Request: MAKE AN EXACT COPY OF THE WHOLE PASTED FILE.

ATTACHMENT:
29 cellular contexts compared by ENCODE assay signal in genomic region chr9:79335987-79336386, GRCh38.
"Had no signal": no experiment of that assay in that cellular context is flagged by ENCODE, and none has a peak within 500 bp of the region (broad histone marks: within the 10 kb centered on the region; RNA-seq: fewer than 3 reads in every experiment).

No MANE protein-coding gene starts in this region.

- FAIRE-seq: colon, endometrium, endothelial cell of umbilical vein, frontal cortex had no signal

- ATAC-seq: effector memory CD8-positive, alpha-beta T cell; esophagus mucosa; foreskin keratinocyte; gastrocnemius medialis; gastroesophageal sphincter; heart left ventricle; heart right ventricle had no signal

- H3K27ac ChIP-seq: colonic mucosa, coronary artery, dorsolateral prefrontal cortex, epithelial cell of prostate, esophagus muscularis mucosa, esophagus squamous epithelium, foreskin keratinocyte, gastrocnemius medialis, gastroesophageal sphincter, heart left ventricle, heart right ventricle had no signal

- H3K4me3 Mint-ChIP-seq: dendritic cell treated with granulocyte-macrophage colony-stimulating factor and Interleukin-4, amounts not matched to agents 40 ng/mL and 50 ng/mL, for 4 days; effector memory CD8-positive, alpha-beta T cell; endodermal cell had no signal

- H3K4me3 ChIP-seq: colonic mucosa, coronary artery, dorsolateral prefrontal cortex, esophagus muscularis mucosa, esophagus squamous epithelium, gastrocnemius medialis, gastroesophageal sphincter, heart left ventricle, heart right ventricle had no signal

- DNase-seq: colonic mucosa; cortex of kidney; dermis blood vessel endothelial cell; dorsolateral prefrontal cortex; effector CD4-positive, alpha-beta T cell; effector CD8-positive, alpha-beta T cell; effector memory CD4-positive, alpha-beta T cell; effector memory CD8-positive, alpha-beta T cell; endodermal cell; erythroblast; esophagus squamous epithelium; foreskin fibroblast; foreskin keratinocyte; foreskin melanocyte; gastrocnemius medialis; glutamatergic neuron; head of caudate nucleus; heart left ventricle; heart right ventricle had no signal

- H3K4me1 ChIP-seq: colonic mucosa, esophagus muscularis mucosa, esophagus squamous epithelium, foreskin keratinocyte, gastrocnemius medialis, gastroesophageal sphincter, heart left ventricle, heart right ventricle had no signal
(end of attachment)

29 cellular contexts compared by ENCODE assay signal in genomic region chr9:79335987-79336386, GRCh38.
"Had no signal": no experiment of that assay in that cellular context is flagged by ENCODE, and none has a peak within 500 bp of the region (broad histone marks: within the 10 kb centered on the region; RNA-seq: fewer than 3 reads in every experiment).

No MANE protein-coding gene starts in this region.

- FAIRE-seq: colon, endometrium, endothelial cell of umbilical vein, frontal cortex had no signal

- ATAC-seq: effector memory CD8-positive, alpha-beta T cell; esophagus mucosa; foreskin keratinocyte; gastrocnemius medialis; gastroesophageal sphincter; heart left ventricle; heart right ventricle had no signal

- H3K27ac ChIP-seq: colonic mucosa, coronary artery, dorsolateral prefrontal cortex, epithelial cell of prostate, esophagus muscularis mucosa, esophagus squamous epithelium, foreskin keratinocyte, gastrocnemius medialis, gastroesophageal sphincter, heart left ventricle, heart right ventricle had no signal

- H3K4me3 Mint-ChIP-seq: dendritic cell treated with granulocyte-macrophage colony-stimulating factor and Interleukin-4, amounts not matched to agents 40 ng/mL and 50 ng/mL, for 4 days; effector memory CD8-positive, alpha-beta T cell; endodermal cell had no signal

- H3K4me3 ChIP-seq: colonic mucosa, coronary artery, dorsolateral prefrontal cortex, esophagus muscularis mucosa, esophagus squamous epithelium, gastrocnemius medialis, gastroesophageal sphincter, heart left ventricle, heart right ventricle had no signal

- DNase-seq: colonic mucosa; cortex of kidney; dermis blood vessel endothelial cell; dorsolateral prefrontal cortex; effector CD4-positive, alpha-beta T cell; effector CD8-positive, alpha-beta T cell; effector memory CD4-positive, alpha-beta T cell; effector memory CD8-positive, alpha-beta T cell; endodermal cell; erythroblast; esophagus squamous epithelium; foreskin fibroblast; foreskin keratinocyte; foreskin melanocyte; gastrocnemius medialis; glutamatergic neuron; head of caudate nucleus; heart left ventricle; heart right ventricle had no signal

- H3K4me1 ChIP-seq: colonic mucosa, esophagus muscularis mucosa, esophagus squamous epithelium, foreskin keratinocyte, gastrocnemius medialis, gastroesophageal sphincter, heart left ventricle, heart right ventricle had no signal